Obama Calls for Cooperation with GOP Congress

U.S. President Barack Obama addresses reporters in the East Room of the White House in Washington, November 5, 2014. The president held the news conference one day after after Republicans seized control of the U.S. Senate and captured their biggest majority in the House of Representatives in more than 60 years. Kevin Lamarque/Reuters

After taking another midterm shellacking, President Obama said Wednesday that he looks forward to working with Republicans on "those things where we agree" but also signaled that he would not shift his overall agenda or priorities.

"Obviously, Republicans had a good night," the president said at a White House press conference the day after the elections. But the lesson Obama said he took from the results is that the American people "want us to get the job done."

"I'm eager to work with the new Congress to make the next two years as productive as possible," he said. "I'm committed to making sure that I measure ideas not by whether they are from Democrats or Republicans but whether they work for the American people."

In that message, Obama echoed the incoming Senate majority leader, Republican Mitch McConnell. "We ought to start with the view that maybe there are some things we can agree on to make progress for the country," McConnell said during his own press conference Wednesday in his home state of Kentucky.

As an example of areas where both parties can work together, Obama singled out corporate tax reform that would lower rates, close loopholes and use that revenue to fund infrastructure projects — a compromise that accomplishes the GOP's goal of lowering corporate tax rates with the Democratic priority of jumpstarting the economy with infrastructure funding.

On the contentious issue of health care, the president also said he would not support changes to the Affordable Care Act that would cost people their insurance coverage or threaten the viability of the law. However, he noted, there are kinks in the law that he's happy to iron out with Congress's help if Republicans "want to make responsible changes."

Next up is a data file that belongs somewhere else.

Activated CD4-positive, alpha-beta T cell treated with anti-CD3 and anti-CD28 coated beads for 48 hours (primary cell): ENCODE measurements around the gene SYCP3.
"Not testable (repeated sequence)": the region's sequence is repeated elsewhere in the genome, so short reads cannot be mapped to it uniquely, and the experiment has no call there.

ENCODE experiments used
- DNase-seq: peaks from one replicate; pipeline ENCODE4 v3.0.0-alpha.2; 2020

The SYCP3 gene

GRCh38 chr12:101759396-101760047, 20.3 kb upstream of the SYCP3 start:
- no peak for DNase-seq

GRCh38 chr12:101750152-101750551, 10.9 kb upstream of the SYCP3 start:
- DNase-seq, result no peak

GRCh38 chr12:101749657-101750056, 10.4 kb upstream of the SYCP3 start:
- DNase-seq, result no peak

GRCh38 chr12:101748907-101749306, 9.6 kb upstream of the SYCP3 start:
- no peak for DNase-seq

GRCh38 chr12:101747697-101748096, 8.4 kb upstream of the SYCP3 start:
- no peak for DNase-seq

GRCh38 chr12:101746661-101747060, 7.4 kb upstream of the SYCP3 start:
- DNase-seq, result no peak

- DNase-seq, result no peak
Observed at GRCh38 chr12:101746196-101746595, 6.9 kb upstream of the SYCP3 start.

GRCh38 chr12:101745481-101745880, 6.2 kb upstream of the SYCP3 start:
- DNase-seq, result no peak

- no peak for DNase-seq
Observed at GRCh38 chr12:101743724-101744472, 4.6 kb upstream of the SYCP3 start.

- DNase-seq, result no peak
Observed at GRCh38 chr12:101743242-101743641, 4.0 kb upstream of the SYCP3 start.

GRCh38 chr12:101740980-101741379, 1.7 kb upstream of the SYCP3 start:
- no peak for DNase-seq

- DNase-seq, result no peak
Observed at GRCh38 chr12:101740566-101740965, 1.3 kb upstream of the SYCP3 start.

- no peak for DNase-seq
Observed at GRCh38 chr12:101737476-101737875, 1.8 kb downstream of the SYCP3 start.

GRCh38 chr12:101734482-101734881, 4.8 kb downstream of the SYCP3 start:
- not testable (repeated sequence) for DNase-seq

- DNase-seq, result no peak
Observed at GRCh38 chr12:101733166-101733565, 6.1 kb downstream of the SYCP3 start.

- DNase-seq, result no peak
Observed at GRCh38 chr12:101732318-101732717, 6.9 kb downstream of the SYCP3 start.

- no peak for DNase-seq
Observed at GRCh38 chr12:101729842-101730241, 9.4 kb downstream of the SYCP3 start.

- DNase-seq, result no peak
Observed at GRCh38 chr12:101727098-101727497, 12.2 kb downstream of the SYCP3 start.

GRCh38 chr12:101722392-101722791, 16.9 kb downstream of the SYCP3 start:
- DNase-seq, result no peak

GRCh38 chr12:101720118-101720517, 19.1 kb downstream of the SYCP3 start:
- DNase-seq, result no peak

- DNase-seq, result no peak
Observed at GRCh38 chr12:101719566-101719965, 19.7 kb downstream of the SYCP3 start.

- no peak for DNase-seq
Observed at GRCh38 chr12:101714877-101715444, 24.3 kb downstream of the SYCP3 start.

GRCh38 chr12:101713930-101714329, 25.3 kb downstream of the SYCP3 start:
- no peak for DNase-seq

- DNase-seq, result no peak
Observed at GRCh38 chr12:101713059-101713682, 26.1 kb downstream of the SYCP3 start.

Obama's message was bipartisan but not overly conciliatory. "That's not to say we won't disagree over some issues that we're passionate about. We will," he predicted. "Congress will pass some bills I cannot sign."

Obama also touched on the hot-button issue of immigration — which he is expected to act on through executive action in the next few months. "Before the end of the year, we're gonna take whatever lawful actions that I can take that I believe will improve the functioning of our immigration system," Obama said, after launching into a long discussion of how congressional Republicans blocked a comprehensive immigration bill in 2013 and 2014. Obama signaled that he is open to seeing what congressional Republicans have to offer on immigration, "but what I'm not going to do is just wait," he said.

While accepting the outcome of Tuesday's election, Obama said he did not accept the premise that the election was a mandate to adopt a new agenda.

Defending the Democratic Party's priorities, the president noted in particular that voters in four red states on Tuesday chose to raise the minimum wage — though they also voted for Republicans at the top of the ticket. The minimum wage propositions in states like Arkansas, where Democrats lost, signals that the Democrats' broader economic agenda is not unpopular.

He also paid lip service to one reason he — and other Democrats — is not interpreting the election as a mandate against his policies.

"To everyone who voted, I want you to know that I hear you," Obama said. "To the two-thirds of voters who chose not to participate in the process yesterday, I hear you too."